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Resigned to resignation – why departing employees can be a worry for businesses

Christopher Saunders - DAS Law

  1. 02 February 2015
  2. Business
  3. 0 comments
Stressed woman at work

We’re all familiar with the image of an upset employee collecting their belongings from their desk, walking away from the office and duly informing senior management, “I resign!”

But how do employees end up in a situation where they feel that this is their best and only option? Naturally, for an employee to reach this stage and subsequently react in this way, they must also have an underlying level of discontentment with their employment relationship.

Often this can be down to workplace bullying, or disciplinary action or sanctions which the employee feels are unmerited or ‘heavy-handed’. Sometimes it may simply come down to a clash of personalities with a particular colleague.

Regardless of the reason for the employee’s departure, however, this sort of scenario often prompts employers to swiftly seek legal advice from their employment lawyer or HR department. But why?

The employment relationship

Quite simply, an employment relationship is a contract. The core of this agreement is that the employee agrees to perform work and the employer agrees to pay them for their service. In addition to this, there will be a whole host of written (“express”) terms, such as the level of pay, the extent of holiday or sickness entitlement and whether the employee is restricted to act in a certain way.

However, in the background, there are also unwritten and unspoken (“implied”) terms which play a part in dictating how the relationship should be managed and operate in practice. For example, in every employment relationship, it is an implied term that an employer will provide a safe working environment for their employees, free from unnecessary health risks or even acts of bullying.

If the employer does not comply with these duties, then in certain circumstances, and subject to the severity of the problems, an employee may claim that the company has committed a “fundamental breach” of the contract.

If an employee alleges that they have been bullied, either by a colleague or management, and the company has taken no steps to prevent this, a distressed worker may contend that the employer has committed a fundamental breach of the contract.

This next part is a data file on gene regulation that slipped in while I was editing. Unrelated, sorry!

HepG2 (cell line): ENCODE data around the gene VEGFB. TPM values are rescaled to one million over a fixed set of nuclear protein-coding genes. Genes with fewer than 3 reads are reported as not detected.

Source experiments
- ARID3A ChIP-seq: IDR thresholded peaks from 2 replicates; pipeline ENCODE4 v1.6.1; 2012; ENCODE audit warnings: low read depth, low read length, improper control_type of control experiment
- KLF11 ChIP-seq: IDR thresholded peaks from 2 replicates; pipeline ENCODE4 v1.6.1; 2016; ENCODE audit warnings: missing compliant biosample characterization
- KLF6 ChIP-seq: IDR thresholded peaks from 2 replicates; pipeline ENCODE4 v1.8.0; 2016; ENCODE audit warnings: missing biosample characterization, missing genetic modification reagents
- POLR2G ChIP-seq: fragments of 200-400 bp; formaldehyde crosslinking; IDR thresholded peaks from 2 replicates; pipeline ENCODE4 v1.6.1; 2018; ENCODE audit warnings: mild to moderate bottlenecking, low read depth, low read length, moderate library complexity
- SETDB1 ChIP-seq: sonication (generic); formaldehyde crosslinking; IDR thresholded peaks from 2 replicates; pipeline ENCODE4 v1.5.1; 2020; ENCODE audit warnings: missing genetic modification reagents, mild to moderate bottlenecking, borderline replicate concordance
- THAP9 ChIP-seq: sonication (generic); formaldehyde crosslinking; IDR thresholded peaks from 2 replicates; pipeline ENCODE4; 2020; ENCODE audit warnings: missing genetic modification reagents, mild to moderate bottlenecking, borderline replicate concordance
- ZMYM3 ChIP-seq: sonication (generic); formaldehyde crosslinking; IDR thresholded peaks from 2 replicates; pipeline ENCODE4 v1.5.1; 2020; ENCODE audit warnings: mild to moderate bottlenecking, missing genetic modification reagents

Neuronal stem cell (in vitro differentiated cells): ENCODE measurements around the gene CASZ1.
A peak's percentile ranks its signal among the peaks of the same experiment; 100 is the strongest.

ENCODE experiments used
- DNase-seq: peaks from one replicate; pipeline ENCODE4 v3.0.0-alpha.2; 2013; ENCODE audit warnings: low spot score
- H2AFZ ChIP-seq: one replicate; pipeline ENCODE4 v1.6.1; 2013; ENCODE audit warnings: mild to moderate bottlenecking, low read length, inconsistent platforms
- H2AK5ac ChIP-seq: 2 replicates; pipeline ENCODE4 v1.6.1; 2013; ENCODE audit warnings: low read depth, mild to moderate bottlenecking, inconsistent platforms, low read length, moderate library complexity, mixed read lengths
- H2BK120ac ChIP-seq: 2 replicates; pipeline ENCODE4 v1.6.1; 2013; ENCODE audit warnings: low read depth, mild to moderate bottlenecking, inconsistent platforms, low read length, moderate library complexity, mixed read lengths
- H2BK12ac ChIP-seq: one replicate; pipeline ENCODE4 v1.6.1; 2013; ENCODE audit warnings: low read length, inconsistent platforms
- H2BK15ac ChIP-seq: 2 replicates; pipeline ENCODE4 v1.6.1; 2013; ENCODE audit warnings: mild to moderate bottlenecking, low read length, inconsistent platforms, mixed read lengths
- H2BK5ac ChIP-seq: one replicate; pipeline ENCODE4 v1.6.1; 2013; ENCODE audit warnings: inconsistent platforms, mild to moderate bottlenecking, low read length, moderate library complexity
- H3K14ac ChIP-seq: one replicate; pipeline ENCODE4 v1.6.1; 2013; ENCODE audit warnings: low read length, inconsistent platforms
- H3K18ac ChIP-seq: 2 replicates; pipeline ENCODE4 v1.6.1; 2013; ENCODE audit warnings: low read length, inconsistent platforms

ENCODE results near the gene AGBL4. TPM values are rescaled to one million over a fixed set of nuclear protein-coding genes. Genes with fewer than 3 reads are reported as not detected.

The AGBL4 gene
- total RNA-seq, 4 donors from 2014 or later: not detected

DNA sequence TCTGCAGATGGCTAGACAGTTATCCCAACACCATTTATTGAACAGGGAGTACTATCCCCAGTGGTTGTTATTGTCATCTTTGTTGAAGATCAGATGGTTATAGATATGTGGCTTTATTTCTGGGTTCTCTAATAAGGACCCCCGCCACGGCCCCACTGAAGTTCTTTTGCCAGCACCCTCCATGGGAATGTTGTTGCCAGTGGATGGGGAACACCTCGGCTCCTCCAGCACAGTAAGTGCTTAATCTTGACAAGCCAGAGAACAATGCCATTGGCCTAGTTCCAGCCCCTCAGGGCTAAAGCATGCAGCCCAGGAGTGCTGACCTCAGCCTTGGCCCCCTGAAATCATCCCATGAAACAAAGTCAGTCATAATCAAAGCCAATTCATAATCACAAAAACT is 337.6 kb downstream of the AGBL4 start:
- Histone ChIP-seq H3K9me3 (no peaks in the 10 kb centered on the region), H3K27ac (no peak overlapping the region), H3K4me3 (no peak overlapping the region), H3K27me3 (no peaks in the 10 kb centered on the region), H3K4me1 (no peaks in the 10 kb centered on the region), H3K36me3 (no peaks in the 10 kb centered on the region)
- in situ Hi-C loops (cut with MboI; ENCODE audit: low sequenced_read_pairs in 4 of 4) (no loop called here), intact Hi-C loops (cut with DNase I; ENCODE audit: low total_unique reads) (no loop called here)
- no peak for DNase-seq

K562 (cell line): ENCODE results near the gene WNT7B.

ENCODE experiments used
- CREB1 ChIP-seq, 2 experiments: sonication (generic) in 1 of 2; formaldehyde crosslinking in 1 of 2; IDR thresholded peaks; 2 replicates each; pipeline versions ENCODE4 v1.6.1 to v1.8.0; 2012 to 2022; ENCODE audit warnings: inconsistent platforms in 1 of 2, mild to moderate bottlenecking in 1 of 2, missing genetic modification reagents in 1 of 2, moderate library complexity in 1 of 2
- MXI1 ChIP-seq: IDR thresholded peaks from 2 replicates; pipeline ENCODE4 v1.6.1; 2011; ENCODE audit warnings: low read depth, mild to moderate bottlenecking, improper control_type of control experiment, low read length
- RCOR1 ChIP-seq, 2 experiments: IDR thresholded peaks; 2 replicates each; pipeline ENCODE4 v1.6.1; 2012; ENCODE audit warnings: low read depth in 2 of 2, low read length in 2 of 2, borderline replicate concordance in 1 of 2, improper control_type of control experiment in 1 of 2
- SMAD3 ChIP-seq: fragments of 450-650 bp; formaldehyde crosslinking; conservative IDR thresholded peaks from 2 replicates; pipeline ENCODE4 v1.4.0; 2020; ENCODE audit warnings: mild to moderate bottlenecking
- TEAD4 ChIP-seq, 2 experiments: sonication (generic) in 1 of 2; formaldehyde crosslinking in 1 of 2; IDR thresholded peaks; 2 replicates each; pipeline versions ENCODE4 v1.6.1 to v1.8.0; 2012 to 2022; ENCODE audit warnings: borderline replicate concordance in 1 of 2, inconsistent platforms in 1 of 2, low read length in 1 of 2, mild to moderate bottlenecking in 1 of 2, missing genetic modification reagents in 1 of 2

If the employee chooses as a result of this breach to resign, they may then choose to bring a claim against their former employer for ‘constructive dismissal’ – the term used to describe a situation where an employee’s work situation has become so intolerable they feel as though they have no choice but to quit.

To succeed in this claim, an employee must demonstrate that there has indeed been a fundamental breach of the contract, show that they had no alternative but to resign in the face of this breach, and prove that their resignation was tendered swiftly and without unreasonable delay.

Typically, in a claim for constructive dismissal, an employee will resign with immediate effect. Their claim will often therefore comprise a claim for damages for the loss of the notice period (the amount of notice that an employer would have to give to bring the contract to an end). Further, if an employee has been employed for over two years, they may also be able to bring a claim for unfair dismissal if they can show that the employer has treated them unfairly.

A claim for unfair dismissal can be quite costly for an employer, not just financially but also in terms of the hit they may take to their reputation. It is recommended that advice is taken on this subject if it should arise, as the area is technically challenging and fraught with difficulties.

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